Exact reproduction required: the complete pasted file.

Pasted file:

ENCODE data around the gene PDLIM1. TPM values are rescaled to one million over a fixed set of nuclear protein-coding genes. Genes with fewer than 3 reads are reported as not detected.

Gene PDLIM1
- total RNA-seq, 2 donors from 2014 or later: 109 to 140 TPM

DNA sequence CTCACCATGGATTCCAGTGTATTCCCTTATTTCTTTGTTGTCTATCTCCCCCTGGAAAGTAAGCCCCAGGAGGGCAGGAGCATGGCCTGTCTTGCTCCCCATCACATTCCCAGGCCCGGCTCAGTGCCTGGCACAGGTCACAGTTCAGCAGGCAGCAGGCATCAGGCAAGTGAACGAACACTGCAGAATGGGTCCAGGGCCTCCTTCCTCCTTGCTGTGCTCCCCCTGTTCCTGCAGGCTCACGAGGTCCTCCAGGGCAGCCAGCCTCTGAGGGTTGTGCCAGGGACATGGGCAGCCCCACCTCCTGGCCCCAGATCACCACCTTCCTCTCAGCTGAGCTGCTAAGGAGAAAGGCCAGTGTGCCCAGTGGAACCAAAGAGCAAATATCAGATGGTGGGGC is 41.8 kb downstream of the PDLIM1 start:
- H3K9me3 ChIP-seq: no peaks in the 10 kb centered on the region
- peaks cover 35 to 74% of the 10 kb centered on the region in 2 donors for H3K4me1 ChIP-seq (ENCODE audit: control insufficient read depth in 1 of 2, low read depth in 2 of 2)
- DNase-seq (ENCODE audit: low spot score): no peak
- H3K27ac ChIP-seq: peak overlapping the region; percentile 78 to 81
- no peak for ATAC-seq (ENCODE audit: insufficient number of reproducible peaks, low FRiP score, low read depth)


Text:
ENCODE data around the gene PDLIM1. TPM values are rescaled to one million over a fixed set of nuclear protein-coding genes. Genes with fewer than 3 reads are reported as not detected.

Gene PDLIM1
- total RNA-seq, 2 donors from 2014 or later: 109 to 140 TPM

DNA sequence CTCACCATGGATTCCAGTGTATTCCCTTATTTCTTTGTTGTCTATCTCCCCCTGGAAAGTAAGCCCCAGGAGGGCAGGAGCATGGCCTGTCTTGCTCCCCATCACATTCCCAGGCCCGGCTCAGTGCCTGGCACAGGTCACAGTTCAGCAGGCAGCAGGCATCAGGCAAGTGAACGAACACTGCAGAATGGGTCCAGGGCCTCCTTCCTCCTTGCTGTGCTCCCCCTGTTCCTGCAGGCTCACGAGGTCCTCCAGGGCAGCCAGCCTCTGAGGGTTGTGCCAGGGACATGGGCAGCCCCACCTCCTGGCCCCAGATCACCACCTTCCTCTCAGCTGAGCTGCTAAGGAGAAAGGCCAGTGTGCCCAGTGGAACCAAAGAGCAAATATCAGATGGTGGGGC is 41.8 kb downstream of the PDLIM1 start:
- H3K9me3 ChIP-seq: no peaks in the 10 kb centered on the region
- peaks cover 35 to 74% of the 10 kb centered on the region in 2 donors for H3K4me1 ChIP-seq (ENCODE audit: control insufficient read depth in 1 of 2, low read depth in 2 of 2)
- DNase-seq (ENCODE audit: low spot score): no peak
- H3K27ac ChIP-seq: peak overlapping the region; percentile 78 to 81
- no peak for ATAC-seq (ENCODE audit: insufficient number of reproducible peaks, low FRiP score, low read depth)